Elon Musk Proposes Trans-Continental Car Summon for Tesla Autopilot

Ready for your Tesla to drive itself across a continent to meet you? CEO Elon Musk believes the feature could come soon, sharing with his 23.5 million Twitter followers on Thursday that “in a few years,” consumers will be able to use the company’s “Summon” feature to command their car to come pick them up.

The feature would offer a welcome expansion on the existing “Summon” system, which gives Tesla owners the ability to press a button on their smartphone to get the car to “open your garage door, enter your garage, park itself, and shut down.” The feature, released in the fall of 2015, is offered as part of the “enhanced Autopilot” package, which costs $5,000 at the time of the car’s purchase or $6,000 thereafter. However, Tesla has previously teased the future ability to “drive anywhere across the country to meet you, charging itself along the way. It will sync with your calendar to know exactly when to arrive.”

See more: Elon Musk Promises Tesla “Summon” Boosts Amid Work on Full Self-Driving

Musk’s proposed timeline is a slight revision from previous comments. During a January 2016 earnings call, Musk stated that “in two years you’ll be able to summon your car from across the country…if your car is in New York and you are in Los Angeles, it will find its way to you.” In October of that year, Musk unveiled the “Hardware 2” platform with the necessary cameras and sensors for full, Level 5 autonomous driving. During the October event, he stated that Tesla would complete a coast-to-coast autonomous drive by the end of 2017.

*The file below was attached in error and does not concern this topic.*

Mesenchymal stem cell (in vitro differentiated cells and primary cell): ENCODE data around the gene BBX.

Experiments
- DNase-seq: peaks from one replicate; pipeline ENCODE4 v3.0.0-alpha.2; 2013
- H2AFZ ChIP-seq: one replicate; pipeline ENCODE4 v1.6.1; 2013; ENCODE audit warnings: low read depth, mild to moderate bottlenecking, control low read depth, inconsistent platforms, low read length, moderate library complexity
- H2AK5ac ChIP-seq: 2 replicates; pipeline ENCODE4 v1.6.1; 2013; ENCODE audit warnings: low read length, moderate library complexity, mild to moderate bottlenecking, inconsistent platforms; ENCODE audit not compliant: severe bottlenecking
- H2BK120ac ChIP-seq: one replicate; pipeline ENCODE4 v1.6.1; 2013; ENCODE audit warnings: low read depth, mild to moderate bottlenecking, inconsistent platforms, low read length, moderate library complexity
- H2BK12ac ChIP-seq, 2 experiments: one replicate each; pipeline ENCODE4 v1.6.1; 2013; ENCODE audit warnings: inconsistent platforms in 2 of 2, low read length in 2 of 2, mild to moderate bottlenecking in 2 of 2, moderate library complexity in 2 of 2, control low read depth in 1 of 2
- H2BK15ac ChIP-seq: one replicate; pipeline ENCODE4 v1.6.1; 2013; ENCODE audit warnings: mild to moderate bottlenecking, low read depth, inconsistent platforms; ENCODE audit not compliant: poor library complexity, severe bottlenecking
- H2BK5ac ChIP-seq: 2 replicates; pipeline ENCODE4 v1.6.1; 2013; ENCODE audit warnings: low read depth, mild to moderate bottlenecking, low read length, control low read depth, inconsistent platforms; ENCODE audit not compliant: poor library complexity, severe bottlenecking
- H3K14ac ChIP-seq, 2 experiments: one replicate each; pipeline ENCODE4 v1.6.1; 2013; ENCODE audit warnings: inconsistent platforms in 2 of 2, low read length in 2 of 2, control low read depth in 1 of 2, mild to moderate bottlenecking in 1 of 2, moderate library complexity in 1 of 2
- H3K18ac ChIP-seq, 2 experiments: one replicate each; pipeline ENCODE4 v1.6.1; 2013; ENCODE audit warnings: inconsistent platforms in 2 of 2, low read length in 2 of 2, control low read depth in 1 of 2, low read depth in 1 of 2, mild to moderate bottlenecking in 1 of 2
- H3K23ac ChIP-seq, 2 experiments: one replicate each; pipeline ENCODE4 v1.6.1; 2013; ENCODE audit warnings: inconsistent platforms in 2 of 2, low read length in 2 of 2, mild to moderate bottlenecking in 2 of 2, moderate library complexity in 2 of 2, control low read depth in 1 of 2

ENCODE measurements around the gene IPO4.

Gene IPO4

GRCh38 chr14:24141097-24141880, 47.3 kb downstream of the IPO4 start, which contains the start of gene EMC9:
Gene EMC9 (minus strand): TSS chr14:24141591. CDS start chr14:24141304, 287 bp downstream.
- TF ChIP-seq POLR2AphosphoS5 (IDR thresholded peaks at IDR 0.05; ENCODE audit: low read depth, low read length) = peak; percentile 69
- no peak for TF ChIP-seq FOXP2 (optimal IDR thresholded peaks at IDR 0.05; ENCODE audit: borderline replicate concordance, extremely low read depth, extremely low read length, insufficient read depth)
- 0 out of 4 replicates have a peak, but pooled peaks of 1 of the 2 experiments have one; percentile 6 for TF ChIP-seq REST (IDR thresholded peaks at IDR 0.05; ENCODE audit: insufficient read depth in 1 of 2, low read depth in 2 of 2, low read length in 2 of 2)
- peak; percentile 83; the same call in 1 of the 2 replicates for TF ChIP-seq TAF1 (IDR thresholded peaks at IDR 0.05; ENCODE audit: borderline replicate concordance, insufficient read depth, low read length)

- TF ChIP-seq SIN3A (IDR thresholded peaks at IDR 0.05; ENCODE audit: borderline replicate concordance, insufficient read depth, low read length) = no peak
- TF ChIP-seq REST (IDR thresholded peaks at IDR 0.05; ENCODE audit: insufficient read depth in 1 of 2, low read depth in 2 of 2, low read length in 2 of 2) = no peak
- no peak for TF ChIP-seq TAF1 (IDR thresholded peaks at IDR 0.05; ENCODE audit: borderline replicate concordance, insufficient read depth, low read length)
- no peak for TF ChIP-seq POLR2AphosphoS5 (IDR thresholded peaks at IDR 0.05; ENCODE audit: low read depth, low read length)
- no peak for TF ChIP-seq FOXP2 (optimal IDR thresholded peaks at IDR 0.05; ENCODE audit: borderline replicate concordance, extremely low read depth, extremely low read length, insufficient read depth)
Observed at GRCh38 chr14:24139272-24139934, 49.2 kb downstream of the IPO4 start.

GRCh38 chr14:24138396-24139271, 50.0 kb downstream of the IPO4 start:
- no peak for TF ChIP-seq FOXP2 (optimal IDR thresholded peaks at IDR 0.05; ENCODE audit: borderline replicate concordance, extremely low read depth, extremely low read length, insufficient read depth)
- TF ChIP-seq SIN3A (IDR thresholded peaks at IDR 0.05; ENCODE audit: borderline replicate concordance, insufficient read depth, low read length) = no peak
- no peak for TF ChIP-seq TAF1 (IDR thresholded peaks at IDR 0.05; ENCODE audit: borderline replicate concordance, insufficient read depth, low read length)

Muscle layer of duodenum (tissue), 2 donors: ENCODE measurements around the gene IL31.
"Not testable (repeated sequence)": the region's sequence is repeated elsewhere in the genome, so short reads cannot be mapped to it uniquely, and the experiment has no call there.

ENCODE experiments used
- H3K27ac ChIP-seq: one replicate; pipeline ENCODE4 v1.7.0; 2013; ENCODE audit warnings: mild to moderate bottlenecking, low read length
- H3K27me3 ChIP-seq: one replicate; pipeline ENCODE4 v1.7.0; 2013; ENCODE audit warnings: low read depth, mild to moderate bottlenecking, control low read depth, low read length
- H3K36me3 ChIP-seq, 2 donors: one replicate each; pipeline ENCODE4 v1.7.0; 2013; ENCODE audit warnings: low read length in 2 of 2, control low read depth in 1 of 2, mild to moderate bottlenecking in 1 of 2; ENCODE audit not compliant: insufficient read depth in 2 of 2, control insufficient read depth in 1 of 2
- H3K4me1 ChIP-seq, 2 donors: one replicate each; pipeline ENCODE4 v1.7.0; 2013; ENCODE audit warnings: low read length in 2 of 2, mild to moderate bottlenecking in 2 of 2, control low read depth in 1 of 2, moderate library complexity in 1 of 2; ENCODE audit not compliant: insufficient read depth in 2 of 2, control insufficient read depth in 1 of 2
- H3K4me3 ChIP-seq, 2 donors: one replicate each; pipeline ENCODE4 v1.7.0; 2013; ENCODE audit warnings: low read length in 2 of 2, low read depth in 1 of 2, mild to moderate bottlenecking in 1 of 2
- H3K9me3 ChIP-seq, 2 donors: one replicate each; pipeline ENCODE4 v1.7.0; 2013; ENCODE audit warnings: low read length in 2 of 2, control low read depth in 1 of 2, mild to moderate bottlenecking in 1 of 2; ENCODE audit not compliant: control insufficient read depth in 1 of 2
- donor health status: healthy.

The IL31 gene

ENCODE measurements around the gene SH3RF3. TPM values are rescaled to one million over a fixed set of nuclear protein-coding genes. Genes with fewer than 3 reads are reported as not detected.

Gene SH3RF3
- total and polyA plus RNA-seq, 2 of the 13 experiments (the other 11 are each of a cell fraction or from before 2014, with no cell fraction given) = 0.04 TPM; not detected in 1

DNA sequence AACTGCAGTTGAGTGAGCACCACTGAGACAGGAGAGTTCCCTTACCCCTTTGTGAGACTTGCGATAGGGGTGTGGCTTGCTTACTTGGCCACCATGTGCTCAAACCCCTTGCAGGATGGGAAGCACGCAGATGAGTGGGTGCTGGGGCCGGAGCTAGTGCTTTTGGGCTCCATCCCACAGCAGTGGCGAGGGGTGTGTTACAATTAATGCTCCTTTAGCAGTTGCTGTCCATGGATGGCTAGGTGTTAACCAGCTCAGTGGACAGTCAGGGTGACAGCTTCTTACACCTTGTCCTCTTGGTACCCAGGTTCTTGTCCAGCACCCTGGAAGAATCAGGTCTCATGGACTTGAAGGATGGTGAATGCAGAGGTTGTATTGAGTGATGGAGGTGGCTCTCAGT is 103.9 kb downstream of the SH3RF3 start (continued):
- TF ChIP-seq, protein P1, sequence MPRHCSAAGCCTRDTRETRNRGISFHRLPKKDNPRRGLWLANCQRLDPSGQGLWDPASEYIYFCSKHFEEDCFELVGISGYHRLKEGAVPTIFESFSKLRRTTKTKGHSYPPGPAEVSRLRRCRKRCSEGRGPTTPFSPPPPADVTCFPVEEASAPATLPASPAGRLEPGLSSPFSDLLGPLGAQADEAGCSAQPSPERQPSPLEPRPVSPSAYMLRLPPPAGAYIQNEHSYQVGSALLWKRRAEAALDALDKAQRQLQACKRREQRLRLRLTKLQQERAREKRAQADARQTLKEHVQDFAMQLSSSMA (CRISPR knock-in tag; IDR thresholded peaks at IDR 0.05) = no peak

The company has revised its schedule on autonomous driving since the October event. During a February earnings call, Musk said that the company “could have done the coast-to-coast drive, but it would have required too much specialized code to effectively game it, or make it somewhat brittle.” In October 2018, after Tesla delayed a software release that would have enabled Teslas to steer off at the correct exit, Musk noted that it’s “extremely difficult to achieve a general solution for self-driving that works well everywhere.”

Tesla’s next step to achieving this step is the rollout of a new A.I. chip, expected in the next few months, that replaces the Nvidia Drive PX 2 with a processor capable of reading 100 times more frames per second than the existing chip. The chip could finally enable Tesla to offer its futuristic “Summon” proposal.

Related video: Tesla Autopilot Full Self-driving Hardware in Action